Establishing the role of diet in the microbiota-disease axis.
Nat Rev Gastroenterol Hepatol. Feb 2019. doi: 10.1038/s41575-018-0093-7
COMMENT: This work reviews the most important findings about the impact of diet in the demonstrated relationship between gut microbiome and disease, especially focusing to obesity, diabetes and metabolic syndrome.
Evidence that chronic metabolic diseases such as obesity, type 2 diabetes mellitus (T2DM) and nonalcoholic fatty liver disease are associated with alterations in the gut microbiota has increased steadily over the past decade.
Important findings about the role of diet in modifying the gut microbiome and maintaining intact the intestinal barrier (see figure):
Key mediators of these beneficial health effects seem to be short-chain fatty acids (SCFAs), which are microbial metabolites produced through bacterial fermentation of nondigestible carbohydrates.
...germ-free mice receiving the high-fibre post-intervention faecal microbiota had markedly lower fasting and postprandial blood glucose levels compared with mice receiving control post-intervention faecal microbiota.
Diet is an important modifier of the mucosal barrier and can contribute to its deterioration (for example, via a Western-style diet) or fortification (for example, via fermentable carbohydrates in a high-fibre diet). The consequences of intestinal barrier defects might include metabolic disease or ulcerative colitis.
A Western-style diet high in fats and sugars and low in fibre is associated with metabolic disease and dysbiosis and, as shown by Schroeder and colleagues this year, also contributes to colonic mucus deterioration. Mice fed a Western diet had major increases in the penetrability of the inner colonic mucous layer and reduced mucus growth rate compared with chow-fed mice.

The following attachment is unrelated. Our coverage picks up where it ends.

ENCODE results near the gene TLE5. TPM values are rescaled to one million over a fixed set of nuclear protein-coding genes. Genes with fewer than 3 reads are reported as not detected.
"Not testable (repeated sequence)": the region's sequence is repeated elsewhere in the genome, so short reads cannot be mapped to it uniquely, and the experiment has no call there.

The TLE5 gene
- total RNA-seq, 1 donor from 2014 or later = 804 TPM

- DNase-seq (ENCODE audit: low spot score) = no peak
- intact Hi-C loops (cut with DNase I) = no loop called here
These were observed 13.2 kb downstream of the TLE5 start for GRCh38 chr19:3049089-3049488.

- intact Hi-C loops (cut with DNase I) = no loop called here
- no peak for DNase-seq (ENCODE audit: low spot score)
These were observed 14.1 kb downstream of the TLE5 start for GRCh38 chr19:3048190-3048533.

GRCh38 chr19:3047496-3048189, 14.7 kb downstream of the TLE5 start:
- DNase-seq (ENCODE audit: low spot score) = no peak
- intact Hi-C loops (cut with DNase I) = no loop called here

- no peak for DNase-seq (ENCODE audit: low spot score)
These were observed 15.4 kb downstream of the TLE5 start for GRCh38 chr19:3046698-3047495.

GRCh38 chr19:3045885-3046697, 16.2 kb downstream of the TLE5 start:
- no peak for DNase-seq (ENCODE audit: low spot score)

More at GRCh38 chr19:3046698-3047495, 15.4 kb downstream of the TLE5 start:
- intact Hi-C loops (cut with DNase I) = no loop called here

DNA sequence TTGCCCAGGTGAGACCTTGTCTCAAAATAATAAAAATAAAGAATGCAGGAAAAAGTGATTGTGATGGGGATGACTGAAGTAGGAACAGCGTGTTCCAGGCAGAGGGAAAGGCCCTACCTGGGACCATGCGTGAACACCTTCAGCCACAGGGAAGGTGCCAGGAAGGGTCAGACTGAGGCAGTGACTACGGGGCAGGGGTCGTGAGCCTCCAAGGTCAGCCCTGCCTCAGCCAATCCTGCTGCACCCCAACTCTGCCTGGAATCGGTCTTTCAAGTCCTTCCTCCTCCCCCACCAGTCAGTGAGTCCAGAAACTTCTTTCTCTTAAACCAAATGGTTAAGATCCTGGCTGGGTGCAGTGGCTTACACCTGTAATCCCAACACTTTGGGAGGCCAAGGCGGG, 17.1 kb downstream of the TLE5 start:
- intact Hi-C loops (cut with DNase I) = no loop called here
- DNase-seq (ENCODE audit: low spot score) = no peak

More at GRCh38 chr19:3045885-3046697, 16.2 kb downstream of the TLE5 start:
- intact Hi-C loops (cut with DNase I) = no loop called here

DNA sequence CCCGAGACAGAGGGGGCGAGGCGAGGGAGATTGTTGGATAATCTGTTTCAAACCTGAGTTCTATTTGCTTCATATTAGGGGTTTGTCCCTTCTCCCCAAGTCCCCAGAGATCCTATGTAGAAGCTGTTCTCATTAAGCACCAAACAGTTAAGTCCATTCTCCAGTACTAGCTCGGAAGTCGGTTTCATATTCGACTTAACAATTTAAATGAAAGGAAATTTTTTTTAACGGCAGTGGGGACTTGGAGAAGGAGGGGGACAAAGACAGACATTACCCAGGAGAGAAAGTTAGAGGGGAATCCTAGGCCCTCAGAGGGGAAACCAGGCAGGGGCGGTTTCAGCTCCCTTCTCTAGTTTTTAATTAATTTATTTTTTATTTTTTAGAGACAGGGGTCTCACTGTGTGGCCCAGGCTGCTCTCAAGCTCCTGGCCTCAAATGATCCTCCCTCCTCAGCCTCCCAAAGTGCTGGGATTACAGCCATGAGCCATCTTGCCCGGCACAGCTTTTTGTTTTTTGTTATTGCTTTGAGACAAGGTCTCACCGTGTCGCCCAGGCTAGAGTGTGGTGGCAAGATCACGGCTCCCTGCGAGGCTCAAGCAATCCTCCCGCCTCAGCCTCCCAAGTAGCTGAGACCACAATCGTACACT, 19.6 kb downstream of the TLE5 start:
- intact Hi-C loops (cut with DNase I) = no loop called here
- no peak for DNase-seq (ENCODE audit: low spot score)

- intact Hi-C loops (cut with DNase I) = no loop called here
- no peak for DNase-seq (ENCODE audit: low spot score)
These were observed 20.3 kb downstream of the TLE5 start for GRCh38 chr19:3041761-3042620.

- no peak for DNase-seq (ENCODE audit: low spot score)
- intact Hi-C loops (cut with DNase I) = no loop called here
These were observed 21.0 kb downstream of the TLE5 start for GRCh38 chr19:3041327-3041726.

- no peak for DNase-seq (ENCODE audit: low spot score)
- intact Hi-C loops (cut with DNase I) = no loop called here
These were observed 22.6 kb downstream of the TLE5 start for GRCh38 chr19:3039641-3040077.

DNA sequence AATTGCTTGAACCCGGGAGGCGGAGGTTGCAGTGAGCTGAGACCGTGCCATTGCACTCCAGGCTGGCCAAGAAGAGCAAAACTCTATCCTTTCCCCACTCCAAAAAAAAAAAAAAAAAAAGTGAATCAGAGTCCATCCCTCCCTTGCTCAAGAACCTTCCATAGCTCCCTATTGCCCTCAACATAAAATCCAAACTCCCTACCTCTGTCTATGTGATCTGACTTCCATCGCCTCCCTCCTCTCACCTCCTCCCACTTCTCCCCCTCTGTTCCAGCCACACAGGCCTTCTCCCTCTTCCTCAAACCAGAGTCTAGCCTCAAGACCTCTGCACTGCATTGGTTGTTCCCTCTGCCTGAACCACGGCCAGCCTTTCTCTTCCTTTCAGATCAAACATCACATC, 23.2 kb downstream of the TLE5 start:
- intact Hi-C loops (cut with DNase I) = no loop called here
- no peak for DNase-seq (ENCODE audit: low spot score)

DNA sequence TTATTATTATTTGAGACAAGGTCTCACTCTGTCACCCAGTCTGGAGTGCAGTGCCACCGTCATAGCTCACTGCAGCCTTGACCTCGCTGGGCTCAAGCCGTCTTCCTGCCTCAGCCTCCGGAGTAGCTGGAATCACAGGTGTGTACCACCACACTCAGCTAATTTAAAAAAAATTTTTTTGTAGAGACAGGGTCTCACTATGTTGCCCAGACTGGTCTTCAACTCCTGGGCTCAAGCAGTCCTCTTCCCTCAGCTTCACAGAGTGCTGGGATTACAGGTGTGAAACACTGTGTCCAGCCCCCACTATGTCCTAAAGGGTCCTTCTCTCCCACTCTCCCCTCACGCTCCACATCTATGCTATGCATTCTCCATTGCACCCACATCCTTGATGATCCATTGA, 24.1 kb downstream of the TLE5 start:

The colonic mucous layer acts as a physical barrier to protect the host from the high bacterial load in the gut. A compromised intestinal barrier is permissive to the translocation of microbial products from the gut into systemic circulation, which can trigger metabolic disease.
IL-22 mediates the protective effect of high fibre diet:
By restoring IL-22 production, normalizing bacterial growth levels and promoting gut epithelial cell proliferation and antimicrobial gene expression, inulin treatment was able to fortify innate mucosal defenses and protect against low-grade inflammation associated with a high-fat diet. In contrast to enhanced intestinal defenses seen with inulin treatment in wild-type mice, inulin lost its ability to prevent high-fat-diet-induced microbiota encroachment in Il22-knockout mice.
Environmental factors are more important than genetic factors determining the composition of the microbiome:
... the question of whether the environment or host genetics dominate the shaping of the human gut microbiome remains. To answer this question, Rothshild and colleagues7 utilized data from a cohort of 1,046 healthy Israeli individuals from Ashkenazi, North African, Middle Eastern, Sephardi, Yemenite and “admixed/other” ancestry. On the basis of host genotyping and stool metagenomic and 16S ribosomal RNA gene-sequencing analysis, the authors show that genetic ancestry is not significantly associated with microbiome composition
Past or present household sharing was more influential for gut microbiome composition than genetic relationship.
Collectively, these data provide convincing evidence that diet, via changes to the composition of the gut microbiota, affects the intestinal barrier and could be used to better treat or prevent diseases linked to intestinal barrier defects.
- Using a high-fibre diet to target short-chain fatty acid producers in the gut microbiota could assist type 2 diabetes management
- Defects in the mucous layer of mice fed a Western-style diet are mediated by gut bacteria and can be rescued by faecal microbiota transplant from chow-fed mice or by prebiotic or probiotic treatment
- Environmental factors such as sharing a household play a major part in shaping microbiome composition, with a relatively minor contribution by host genetics
New diet-based personalized interventions using personalized medicine approaches are promising:
This personalized nutrition approach has the potential to increase the efficacy of nutritional interventions to treat disease.